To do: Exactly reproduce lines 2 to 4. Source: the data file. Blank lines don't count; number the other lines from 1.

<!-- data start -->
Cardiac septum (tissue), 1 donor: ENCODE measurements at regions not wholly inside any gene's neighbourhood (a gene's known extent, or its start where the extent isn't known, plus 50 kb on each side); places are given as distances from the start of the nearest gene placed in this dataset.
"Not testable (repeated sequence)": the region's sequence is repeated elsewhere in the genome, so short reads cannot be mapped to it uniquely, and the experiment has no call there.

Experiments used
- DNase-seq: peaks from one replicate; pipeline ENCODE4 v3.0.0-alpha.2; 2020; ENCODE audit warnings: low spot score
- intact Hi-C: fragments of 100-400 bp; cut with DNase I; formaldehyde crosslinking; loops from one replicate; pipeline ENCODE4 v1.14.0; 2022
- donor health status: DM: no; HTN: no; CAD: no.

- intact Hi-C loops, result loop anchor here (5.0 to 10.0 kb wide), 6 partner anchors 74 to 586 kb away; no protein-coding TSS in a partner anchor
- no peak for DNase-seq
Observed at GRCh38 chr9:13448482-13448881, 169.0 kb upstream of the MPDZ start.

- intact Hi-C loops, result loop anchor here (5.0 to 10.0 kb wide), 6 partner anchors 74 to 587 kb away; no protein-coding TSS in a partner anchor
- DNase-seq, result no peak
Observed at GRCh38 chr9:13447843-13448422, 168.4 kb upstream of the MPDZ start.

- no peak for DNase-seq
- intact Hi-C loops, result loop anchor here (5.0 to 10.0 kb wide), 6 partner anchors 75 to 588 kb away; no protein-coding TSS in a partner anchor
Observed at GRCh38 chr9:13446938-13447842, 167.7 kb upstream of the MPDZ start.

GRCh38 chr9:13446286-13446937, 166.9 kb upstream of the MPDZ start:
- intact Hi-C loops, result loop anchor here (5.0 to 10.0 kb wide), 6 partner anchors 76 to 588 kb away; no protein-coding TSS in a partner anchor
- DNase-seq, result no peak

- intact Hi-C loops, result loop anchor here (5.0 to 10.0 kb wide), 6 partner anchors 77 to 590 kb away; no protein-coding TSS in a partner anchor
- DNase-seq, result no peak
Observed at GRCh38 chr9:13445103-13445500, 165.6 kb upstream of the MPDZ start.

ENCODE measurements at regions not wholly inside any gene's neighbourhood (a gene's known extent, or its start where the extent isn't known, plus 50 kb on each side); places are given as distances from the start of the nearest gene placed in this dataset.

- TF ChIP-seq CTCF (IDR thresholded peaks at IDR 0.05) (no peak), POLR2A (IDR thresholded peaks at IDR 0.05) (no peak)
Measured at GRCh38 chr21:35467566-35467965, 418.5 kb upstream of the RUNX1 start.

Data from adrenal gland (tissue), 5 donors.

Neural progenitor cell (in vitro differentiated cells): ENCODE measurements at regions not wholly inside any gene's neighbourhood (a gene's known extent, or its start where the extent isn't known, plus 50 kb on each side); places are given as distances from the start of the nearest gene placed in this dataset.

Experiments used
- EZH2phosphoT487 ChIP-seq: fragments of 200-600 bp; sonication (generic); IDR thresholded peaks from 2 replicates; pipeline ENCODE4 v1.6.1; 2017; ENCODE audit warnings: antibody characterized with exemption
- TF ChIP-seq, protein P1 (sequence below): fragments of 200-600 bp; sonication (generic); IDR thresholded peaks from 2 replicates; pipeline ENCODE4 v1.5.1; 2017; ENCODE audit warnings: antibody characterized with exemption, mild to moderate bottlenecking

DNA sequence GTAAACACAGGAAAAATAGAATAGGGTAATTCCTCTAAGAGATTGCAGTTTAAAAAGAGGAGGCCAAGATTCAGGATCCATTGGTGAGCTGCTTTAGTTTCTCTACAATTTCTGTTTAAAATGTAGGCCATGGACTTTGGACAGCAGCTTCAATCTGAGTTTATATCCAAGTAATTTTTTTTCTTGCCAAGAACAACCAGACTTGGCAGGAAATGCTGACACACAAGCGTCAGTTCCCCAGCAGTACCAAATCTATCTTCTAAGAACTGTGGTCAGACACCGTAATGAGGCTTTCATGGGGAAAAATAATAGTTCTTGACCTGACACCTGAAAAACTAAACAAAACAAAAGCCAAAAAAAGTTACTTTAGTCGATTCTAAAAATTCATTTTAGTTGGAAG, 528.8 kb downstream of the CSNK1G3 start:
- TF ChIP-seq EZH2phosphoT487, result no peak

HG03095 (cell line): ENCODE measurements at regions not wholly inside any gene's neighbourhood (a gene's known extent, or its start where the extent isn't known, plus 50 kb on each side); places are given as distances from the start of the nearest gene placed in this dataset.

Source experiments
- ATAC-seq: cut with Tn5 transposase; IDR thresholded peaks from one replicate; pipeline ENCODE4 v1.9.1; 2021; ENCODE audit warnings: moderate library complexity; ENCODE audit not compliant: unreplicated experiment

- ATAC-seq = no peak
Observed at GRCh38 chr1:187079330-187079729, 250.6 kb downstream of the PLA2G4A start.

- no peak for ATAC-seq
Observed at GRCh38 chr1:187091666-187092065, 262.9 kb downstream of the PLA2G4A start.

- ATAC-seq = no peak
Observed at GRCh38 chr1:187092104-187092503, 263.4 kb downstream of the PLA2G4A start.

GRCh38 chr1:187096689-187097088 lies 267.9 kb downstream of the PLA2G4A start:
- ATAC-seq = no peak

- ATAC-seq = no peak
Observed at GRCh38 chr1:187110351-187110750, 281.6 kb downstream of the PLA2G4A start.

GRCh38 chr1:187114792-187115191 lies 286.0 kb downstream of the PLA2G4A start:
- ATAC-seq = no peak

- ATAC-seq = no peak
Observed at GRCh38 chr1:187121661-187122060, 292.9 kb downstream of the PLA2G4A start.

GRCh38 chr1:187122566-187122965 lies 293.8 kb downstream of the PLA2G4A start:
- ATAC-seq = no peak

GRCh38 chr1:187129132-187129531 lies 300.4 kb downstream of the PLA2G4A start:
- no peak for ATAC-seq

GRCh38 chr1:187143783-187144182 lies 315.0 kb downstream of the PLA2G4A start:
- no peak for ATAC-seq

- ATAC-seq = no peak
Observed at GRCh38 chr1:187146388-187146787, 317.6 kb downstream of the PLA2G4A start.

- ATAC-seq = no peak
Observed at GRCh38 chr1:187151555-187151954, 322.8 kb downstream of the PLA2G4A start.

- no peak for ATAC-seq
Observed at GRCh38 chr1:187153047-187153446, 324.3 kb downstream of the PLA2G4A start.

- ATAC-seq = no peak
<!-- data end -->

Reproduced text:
"Not testable (repeated sequence)": the region's sequence is repeated elsewhere in the genome, so short reads cannot be mapped to it uniquely, and the experiment has no call there.

Experiments used
- DNase-seq: peaks from one replicate; pipeline ENCODE4 v3.0.0-alpha.2; 2020; ENCODE audit warnings: low spot score